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College of Public Health

ETSU public health dean heartened by Tennessees leap in health rankings

December 6, 2011

JOHNSON CITY Tennessee leapt forward today in the annual rankings that gauge the health of all 50 states, moving up to No. 39 to give the Volunteer State its highest ranking ever.

Americas Health Rankings have been compiled and released annually by the United Health Foundation since 1990, and prior to 2011, Tennessee never claimed a ranking higher than No. 42. This years placement at 39th continues a steady upward trend. Five years ago, Tennessee had a ranking of 48th.

As dean of the East Tennessee State University College of Public Health, Dr. Randy Wykoff anxiously awaits this list each year. The college makes button pins when the rankings are released, with a slash through the number to illustrate the desire for upward movement.

I have never lived in a place that is as focused on better health as our state, Wykoff said. From the Governors Health and Wellness Task Force at the state level to the innumerable localefforts in communities such as ours, Tennessee is seeing real improvements based on real efforts.

We recognize that these advances in health statistics reflect important efforts to emphasize education, reduce poverty and provide access to affordable health care.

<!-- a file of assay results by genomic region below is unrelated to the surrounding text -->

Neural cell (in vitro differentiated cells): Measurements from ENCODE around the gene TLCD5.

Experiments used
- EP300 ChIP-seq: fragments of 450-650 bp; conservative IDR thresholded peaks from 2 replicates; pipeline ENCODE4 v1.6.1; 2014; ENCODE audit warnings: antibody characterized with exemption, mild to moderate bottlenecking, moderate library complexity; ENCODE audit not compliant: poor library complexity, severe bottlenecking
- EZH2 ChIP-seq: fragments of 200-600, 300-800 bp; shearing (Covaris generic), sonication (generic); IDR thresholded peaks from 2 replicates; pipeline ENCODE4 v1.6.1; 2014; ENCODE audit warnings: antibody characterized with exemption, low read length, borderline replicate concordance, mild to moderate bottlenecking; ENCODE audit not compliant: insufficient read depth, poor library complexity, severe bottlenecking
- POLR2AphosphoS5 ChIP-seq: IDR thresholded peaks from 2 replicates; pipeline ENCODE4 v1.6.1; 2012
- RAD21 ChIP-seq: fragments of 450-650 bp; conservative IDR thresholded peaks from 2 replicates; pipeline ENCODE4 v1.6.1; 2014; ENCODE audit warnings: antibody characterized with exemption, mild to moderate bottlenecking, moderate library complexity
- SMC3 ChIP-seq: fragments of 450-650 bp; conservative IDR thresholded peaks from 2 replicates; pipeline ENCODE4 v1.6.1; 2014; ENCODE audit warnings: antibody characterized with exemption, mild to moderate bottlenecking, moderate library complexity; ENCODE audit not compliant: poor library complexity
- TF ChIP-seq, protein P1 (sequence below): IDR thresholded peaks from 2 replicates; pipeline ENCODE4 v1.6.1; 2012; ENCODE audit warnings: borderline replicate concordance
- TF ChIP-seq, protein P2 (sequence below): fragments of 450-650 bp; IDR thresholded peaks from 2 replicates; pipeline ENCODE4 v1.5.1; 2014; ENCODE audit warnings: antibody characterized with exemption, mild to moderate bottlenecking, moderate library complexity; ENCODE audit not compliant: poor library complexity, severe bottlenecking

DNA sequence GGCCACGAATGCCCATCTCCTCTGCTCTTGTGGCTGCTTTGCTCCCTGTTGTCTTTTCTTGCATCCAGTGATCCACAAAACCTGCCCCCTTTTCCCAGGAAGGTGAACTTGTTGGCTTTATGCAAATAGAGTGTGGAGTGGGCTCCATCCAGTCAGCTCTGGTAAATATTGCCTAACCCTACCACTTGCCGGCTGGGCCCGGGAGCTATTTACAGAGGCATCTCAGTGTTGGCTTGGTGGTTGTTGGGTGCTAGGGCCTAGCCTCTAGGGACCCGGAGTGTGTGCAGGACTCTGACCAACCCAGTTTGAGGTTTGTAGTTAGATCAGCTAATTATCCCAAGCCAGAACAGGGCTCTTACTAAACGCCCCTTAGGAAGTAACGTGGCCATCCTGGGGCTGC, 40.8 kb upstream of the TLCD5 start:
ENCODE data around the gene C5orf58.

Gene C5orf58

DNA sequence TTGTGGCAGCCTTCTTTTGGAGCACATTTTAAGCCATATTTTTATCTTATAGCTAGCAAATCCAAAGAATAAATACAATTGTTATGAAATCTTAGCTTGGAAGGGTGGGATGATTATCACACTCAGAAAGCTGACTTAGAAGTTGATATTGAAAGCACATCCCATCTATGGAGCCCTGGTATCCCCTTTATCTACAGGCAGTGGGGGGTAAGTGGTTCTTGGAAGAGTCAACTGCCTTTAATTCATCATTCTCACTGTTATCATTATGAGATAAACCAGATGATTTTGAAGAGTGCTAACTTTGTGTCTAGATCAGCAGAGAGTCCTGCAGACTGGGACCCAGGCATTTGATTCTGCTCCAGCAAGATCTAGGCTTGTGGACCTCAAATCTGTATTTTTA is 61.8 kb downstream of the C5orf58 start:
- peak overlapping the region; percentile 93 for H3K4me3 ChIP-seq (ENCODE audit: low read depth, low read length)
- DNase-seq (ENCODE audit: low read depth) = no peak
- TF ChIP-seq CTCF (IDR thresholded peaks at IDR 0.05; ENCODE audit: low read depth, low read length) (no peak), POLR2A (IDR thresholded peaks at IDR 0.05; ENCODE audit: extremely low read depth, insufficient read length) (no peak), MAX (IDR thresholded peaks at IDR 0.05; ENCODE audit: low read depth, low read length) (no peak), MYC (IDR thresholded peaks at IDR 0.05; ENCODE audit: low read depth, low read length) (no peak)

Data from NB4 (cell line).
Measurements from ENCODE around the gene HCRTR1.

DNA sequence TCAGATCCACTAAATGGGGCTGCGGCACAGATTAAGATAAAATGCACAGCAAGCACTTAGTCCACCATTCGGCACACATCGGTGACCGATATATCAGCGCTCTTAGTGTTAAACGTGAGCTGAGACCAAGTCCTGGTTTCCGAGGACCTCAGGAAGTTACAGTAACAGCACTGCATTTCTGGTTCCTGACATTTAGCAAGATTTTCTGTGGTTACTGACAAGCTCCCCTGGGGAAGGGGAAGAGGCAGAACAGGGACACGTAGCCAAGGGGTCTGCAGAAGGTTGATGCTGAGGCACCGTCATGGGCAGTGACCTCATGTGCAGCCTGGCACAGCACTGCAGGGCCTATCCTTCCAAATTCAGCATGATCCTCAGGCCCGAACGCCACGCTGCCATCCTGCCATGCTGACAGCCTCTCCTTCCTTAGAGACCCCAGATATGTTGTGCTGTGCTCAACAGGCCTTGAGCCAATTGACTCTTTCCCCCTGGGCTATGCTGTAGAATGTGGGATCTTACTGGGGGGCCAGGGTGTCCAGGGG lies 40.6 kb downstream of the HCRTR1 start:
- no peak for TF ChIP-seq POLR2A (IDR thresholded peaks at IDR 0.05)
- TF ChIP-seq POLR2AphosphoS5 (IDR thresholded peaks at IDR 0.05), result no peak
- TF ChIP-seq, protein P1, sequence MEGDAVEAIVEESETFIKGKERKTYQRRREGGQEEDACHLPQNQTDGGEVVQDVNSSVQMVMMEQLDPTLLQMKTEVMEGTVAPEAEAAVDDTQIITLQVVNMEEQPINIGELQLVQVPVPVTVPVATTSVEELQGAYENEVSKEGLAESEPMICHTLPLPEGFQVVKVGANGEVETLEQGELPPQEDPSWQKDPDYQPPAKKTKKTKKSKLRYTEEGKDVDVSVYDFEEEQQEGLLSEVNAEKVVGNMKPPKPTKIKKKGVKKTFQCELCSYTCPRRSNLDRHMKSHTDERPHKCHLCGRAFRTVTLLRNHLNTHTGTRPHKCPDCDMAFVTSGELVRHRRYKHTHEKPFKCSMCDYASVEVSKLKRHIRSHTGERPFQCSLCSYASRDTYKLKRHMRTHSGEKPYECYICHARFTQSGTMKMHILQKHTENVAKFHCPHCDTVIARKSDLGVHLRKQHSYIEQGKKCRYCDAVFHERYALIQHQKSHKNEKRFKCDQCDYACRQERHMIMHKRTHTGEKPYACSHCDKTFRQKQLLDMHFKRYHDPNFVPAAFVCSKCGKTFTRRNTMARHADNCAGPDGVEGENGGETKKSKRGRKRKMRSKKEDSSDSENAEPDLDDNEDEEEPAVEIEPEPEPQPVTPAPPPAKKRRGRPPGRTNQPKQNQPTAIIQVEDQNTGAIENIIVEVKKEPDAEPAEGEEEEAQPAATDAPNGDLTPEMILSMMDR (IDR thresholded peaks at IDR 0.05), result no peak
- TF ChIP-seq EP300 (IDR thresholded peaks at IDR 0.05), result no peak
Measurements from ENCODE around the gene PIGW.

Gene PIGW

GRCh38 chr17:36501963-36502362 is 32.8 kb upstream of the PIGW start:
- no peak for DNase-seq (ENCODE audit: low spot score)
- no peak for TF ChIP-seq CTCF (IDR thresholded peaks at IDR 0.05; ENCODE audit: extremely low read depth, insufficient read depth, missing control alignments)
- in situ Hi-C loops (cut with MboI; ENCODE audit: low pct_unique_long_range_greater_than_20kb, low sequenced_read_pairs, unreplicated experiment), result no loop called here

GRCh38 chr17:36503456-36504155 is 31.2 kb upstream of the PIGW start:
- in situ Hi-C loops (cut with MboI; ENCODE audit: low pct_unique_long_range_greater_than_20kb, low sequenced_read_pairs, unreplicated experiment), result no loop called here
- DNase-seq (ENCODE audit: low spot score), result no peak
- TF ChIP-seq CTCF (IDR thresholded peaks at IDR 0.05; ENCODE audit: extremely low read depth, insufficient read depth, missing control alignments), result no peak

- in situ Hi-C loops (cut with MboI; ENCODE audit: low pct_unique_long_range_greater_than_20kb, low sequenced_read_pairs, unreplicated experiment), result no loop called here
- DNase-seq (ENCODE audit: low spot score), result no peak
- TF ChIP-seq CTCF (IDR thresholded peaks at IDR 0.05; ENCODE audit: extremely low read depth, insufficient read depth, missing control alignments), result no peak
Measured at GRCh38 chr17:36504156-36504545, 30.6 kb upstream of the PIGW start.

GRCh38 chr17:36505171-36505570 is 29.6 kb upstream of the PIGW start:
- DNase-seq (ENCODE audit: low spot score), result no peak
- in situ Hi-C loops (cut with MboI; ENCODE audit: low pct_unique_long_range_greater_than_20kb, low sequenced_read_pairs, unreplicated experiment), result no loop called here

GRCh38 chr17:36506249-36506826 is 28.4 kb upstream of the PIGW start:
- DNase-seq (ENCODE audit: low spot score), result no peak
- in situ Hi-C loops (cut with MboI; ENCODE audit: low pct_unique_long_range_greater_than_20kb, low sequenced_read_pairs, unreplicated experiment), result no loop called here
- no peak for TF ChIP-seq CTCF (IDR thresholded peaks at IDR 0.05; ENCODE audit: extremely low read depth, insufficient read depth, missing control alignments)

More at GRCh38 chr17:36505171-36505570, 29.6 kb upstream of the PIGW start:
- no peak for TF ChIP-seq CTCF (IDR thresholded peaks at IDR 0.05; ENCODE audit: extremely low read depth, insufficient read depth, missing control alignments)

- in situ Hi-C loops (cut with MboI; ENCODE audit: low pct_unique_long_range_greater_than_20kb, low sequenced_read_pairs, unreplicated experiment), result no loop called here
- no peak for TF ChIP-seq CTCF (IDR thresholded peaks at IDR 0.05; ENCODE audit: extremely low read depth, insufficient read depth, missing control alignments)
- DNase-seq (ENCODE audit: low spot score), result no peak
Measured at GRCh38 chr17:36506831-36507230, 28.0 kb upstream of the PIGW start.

To assess an overall ranking, researchers for Americas Health Rankings track over 20 categories across the public health spectrum, ranging from numbers of cancer deaths to primary care physicians per capita.

Tennessee gets high marks in some areas. For example, Tennesseans have the lowest rate of binge drinking in the nation. The state is also strong in the rate of childhood immunizations (eighth), frequency of poor mental health days (11th), geographic disparity (14th), primary care physicians per capita (18th) and public health funding (22nd).

The state scores low in such things as violent crime at 47th, its worst ranking and also preventable hospitalizations, diabetes and cancer deaths, all coming in at No. 46. In rates of cardiovascular death and premature death, Tennessee is 44th.

The College of Public Health gives away more than 1,000 of the buttons every year. Wykoff said that when Tennessee reaches a ranking of 20th, hell drop the slash.

One of the reasons that we do the annual pin campaign is to remind people that these numbers can change, Wykoff said. These numbers reflect things that we as individuals, as families and as communities really can influence.

The complete rankings are available at

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